Given a conjectured Jewish population of several million during the Roman Empire, this is one heck of a population "bottleneck".
James Stone, an insurance executive, follows with an interesting, speculative paper on how the population diminished so much compared to its size in the Roman Era. He concludes as follows:
It is, in the end, the triple combination of carnage at the hands of crusaders and like-minded messianic populaces, attrition during forced exiles, and murder compounding the effects of the Black Plague that seems the most likely explanation for Carmi’s otherwise inexplicable bottleneck.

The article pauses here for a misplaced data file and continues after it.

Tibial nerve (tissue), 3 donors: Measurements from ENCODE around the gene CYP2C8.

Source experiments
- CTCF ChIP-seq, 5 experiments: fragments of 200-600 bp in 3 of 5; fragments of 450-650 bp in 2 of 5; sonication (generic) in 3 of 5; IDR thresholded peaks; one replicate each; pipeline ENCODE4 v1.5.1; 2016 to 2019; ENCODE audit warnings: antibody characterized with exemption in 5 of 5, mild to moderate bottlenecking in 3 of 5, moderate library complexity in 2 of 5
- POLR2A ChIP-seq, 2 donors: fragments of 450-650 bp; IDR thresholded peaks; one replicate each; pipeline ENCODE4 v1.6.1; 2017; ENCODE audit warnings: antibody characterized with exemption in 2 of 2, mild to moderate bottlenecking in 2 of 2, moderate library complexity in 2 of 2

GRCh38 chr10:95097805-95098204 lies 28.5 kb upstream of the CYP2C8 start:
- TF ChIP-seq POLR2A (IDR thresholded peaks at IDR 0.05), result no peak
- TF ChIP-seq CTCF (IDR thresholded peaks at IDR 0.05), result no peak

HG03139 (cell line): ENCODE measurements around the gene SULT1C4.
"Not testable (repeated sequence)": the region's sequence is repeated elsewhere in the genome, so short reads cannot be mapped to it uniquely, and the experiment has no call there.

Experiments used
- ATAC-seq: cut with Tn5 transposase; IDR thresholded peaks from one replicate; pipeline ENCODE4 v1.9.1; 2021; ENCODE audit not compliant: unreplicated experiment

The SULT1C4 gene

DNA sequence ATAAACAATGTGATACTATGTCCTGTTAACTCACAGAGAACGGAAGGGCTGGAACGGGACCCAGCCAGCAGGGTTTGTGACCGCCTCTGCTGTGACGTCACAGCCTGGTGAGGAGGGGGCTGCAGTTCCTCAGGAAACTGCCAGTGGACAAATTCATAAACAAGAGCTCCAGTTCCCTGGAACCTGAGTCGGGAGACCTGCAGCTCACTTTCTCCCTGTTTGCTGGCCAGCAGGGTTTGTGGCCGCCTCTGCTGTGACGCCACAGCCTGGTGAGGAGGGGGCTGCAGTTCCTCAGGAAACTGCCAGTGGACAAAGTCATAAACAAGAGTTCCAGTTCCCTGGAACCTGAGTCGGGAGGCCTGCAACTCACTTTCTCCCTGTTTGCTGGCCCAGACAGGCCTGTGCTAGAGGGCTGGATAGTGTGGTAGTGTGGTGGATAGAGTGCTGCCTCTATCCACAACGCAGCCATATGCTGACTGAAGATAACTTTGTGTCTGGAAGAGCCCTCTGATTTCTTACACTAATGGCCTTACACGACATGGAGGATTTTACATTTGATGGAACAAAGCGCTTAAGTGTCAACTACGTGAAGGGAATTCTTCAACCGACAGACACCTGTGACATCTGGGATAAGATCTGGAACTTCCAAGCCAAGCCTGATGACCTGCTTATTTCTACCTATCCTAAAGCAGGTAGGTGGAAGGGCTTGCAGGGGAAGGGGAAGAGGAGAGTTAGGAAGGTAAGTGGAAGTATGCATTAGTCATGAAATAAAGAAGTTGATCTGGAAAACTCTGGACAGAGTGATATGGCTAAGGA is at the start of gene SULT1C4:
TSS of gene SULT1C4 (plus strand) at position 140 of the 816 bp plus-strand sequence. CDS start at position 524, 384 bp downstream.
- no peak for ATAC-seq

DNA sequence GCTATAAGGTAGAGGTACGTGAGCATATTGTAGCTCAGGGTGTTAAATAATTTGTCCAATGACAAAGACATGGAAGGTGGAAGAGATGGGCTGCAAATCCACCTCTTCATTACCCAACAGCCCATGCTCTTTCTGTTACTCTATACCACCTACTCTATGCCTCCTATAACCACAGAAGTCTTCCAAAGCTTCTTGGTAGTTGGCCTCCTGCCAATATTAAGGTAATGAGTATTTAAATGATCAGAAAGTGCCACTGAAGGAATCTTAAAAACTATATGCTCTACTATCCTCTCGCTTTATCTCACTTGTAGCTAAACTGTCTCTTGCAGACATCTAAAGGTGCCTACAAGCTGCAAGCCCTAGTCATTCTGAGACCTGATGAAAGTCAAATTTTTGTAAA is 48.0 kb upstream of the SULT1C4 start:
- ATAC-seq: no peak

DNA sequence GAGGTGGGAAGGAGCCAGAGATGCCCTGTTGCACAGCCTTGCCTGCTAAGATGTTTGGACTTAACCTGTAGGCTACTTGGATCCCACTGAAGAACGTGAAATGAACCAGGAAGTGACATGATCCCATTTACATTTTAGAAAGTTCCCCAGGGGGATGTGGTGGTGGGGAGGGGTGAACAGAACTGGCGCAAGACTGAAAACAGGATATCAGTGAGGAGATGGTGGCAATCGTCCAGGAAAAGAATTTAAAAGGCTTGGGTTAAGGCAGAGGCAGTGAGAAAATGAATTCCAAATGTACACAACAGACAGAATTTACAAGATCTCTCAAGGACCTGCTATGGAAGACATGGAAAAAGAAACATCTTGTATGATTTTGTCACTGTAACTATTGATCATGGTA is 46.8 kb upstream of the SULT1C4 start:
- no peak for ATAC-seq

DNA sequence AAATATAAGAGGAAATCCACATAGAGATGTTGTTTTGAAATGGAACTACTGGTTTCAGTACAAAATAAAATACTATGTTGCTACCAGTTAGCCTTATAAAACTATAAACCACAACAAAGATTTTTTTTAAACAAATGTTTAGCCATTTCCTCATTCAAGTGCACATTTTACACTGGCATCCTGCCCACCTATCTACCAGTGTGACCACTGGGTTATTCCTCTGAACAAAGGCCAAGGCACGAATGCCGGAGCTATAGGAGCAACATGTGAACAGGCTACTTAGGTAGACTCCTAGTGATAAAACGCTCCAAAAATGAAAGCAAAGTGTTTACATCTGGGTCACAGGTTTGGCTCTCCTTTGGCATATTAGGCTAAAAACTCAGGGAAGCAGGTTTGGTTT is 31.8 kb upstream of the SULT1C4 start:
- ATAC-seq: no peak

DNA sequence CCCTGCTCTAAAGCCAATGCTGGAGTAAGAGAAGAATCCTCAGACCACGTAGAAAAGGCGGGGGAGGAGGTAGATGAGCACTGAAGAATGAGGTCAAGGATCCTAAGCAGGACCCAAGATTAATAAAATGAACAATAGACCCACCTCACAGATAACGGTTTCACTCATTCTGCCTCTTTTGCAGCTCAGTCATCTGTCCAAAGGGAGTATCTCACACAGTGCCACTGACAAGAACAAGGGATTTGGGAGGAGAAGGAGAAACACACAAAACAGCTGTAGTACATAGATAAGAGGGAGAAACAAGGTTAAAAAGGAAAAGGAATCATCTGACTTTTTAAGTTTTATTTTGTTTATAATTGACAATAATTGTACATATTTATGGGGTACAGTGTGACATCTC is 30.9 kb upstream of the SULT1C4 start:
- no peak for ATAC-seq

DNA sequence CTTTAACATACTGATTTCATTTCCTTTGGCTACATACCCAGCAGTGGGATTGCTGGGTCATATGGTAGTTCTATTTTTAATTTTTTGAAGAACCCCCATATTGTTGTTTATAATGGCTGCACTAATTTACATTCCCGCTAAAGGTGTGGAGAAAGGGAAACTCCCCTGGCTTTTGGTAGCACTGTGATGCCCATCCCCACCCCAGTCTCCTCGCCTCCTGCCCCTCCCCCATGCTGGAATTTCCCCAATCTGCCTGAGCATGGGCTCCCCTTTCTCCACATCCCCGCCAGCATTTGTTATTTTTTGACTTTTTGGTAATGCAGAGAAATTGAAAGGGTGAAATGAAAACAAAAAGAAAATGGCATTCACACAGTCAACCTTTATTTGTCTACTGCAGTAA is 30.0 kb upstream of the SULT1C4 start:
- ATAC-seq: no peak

When all is said and done, religiously inspired violence over a protracted period cannot be discounted as the most potent contributor to the Ashkenazi bottleneck.
And what accounts for the times and places of "religiously inspired violence"? This paper suggests bad weather played a key role.